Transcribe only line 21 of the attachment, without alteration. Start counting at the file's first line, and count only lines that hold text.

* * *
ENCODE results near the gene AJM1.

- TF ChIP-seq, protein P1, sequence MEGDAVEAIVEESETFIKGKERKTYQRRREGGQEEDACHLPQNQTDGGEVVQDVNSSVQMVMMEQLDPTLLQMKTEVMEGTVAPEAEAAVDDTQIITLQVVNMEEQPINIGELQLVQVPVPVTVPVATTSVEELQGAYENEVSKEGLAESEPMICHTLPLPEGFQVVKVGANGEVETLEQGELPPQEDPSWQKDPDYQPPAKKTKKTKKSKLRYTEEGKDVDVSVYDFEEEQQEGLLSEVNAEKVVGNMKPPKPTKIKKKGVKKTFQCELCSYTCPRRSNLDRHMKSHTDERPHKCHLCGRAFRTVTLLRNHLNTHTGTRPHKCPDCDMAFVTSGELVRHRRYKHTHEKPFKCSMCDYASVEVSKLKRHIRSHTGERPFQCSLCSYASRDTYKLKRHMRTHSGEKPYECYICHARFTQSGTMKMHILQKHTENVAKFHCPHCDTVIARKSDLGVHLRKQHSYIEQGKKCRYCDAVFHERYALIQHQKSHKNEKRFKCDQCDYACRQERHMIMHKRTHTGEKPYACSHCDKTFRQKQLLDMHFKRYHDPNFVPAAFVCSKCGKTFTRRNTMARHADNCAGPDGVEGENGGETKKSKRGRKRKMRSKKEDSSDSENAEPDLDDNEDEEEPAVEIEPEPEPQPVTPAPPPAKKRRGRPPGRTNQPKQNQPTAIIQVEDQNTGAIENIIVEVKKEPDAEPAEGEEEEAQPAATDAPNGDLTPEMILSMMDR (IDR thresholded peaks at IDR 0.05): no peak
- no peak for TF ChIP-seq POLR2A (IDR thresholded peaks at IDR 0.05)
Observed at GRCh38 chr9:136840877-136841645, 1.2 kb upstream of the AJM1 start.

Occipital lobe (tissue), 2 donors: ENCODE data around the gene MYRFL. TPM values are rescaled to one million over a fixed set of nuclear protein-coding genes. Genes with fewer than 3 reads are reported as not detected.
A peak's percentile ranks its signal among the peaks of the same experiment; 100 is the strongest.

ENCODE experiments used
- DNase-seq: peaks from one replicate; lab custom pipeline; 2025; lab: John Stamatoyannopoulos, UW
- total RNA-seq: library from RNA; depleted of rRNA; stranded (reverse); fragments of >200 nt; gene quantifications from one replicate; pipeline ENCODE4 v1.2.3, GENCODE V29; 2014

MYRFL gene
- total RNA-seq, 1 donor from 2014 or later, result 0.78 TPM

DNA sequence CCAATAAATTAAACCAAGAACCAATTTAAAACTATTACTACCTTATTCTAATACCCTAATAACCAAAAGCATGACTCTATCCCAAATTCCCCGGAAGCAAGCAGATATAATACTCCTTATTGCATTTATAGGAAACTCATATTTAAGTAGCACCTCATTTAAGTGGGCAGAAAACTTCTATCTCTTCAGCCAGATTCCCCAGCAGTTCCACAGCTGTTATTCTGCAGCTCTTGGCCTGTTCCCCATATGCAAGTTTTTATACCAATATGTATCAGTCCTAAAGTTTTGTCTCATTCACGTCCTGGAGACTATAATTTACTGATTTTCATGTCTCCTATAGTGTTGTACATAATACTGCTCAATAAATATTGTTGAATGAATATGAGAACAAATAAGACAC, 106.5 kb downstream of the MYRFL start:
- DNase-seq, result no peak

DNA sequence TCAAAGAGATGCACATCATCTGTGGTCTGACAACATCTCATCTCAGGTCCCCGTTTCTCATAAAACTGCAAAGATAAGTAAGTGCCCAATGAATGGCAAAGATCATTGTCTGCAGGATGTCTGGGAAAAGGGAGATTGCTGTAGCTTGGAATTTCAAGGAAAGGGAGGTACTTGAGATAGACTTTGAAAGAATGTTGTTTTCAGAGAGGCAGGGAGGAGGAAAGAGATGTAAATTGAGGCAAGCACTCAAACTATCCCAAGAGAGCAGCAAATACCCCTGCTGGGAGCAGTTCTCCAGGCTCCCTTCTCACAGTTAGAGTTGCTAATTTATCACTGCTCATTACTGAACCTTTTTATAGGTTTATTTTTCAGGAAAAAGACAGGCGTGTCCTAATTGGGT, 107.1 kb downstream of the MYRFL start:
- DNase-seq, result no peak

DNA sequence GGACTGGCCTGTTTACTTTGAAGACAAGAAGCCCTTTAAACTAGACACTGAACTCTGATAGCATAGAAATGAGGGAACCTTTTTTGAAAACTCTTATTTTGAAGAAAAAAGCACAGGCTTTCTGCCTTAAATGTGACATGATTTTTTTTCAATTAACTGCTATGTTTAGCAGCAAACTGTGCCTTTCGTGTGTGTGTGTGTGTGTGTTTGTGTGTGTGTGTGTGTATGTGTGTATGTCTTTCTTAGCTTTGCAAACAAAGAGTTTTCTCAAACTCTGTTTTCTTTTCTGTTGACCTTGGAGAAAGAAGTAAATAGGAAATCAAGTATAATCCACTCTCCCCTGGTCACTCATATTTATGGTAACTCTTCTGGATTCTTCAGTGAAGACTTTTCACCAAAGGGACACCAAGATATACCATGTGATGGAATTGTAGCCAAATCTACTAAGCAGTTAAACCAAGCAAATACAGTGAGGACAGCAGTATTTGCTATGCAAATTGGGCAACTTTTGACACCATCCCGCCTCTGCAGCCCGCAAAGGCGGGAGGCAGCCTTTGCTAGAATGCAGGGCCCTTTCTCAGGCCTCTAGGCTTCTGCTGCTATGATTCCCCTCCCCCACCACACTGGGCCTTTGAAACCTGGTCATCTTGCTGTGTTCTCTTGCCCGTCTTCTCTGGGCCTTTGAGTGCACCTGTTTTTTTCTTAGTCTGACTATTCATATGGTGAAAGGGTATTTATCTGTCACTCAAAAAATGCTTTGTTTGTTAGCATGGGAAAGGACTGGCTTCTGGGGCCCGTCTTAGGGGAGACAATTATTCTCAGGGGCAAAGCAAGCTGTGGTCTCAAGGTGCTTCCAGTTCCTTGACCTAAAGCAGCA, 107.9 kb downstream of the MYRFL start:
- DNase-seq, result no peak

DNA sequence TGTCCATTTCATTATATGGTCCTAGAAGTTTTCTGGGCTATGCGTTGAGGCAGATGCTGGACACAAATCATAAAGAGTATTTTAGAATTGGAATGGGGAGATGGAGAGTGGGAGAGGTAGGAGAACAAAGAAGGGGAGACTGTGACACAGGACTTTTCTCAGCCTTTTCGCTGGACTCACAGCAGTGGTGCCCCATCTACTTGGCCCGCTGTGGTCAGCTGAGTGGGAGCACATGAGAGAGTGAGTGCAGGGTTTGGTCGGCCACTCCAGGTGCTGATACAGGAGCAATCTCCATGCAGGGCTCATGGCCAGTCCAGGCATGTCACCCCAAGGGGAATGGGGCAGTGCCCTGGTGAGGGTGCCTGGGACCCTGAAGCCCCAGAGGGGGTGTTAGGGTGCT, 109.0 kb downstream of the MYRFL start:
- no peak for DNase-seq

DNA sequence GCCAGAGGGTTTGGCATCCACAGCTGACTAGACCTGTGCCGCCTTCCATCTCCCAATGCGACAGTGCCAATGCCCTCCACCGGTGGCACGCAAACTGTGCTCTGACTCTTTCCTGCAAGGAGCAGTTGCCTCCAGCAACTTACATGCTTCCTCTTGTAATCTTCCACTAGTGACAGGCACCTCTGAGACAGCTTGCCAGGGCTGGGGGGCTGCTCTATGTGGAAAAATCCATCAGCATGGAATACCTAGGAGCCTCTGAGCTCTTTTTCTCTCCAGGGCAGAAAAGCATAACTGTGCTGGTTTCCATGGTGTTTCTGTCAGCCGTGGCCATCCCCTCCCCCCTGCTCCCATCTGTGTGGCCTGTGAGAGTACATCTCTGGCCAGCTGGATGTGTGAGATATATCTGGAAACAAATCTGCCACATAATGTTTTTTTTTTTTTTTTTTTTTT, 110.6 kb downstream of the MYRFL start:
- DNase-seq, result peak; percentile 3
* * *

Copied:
- DNase-seq, result peak; percentile 3